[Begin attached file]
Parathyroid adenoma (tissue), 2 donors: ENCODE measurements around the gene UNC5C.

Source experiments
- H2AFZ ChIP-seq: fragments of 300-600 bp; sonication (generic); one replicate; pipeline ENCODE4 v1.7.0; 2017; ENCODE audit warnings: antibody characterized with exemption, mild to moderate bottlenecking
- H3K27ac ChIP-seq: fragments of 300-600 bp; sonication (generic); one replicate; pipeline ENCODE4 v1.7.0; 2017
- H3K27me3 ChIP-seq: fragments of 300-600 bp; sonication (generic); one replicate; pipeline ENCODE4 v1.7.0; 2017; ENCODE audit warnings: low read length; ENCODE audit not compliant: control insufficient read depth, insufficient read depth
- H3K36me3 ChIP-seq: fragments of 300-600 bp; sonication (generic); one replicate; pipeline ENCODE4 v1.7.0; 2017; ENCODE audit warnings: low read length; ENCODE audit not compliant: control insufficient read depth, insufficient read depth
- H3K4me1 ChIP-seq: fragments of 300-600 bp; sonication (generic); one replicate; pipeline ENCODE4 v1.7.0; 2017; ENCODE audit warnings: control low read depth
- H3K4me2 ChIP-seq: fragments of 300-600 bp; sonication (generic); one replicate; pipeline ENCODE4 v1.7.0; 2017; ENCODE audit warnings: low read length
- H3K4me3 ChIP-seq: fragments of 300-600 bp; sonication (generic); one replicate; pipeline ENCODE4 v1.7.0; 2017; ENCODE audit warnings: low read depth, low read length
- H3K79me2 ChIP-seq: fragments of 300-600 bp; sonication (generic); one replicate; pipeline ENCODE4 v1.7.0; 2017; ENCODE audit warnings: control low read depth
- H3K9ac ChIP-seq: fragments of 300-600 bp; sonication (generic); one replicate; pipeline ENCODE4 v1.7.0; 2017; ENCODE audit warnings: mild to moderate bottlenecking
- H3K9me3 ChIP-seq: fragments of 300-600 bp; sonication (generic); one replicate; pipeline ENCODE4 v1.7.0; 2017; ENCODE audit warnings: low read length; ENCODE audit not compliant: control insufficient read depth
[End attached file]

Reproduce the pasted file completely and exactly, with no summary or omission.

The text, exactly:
Parathyroid adenoma (tissue), 2 donors: ENCODE measurements around the gene UNC5C.

Source experiments
- H2AFZ ChIP-seq: fragments of 300-600 bp; sonication (generic); one replicate; pipeline ENCODE4 v1.7.0; 2017; ENCODE audit warnings: antibody characterized with exemption, mild to moderate bottlenecking
- H3K27ac ChIP-seq: fragments of 300-600 bp; sonication (generic); one replicate; pipeline ENCODE4 v1.7.0; 2017
- H3K27me3 ChIP-seq: fragments of 300-600 bp; sonication (generic); one replicate; pipeline ENCODE4 v1.7.0; 2017; ENCODE audit warnings: low read length; ENCODE audit not compliant: control insufficient read depth, insufficient read depth
- H3K36me3 ChIP-seq: fragments of 300-600 bp; sonication (generic); one replicate; pipeline ENCODE4 v1.7.0; 2017; ENCODE audit warnings: low read length; ENCODE audit not compliant: control insufficient read depth, insufficient read depth
- H3K4me1 ChIP-seq: fragments of 300-600 bp; sonication (generic); one replicate; pipeline ENCODE4 v1.7.0; 2017; ENCODE audit warnings: control low read depth
- H3K4me2 ChIP-seq: fragments of 300-600 bp; sonication (generic); one replicate; pipeline ENCODE4 v1.7.0; 2017; ENCODE audit warnings: low read length
- H3K4me3 ChIP-seq: fragments of 300-600 bp; sonication (generic); one replicate; pipeline ENCODE4 v1.7.0; 2017; ENCODE audit warnings: low read depth, low read length
- H3K79me2 ChIP-seq: fragments of 300-600 bp; sonication (generic); one replicate; pipeline ENCODE4 v1.7.0; 2017; ENCODE audit warnings: control low read depth
- H3K9ac ChIP-seq: fragments of 300-600 bp; sonication (generic); one replicate; pipeline ENCODE4 v1.7.0; 2017; ENCODE audit warnings: mild to moderate bottlenecking
- H3K9me3 ChIP-seq: fragments of 300-600 bp; sonication (generic); one replicate; pipeline ENCODE4 v1.7.0; 2017; ENCODE audit warnings: low read length; ENCODE audit not compliant: control insufficient read depth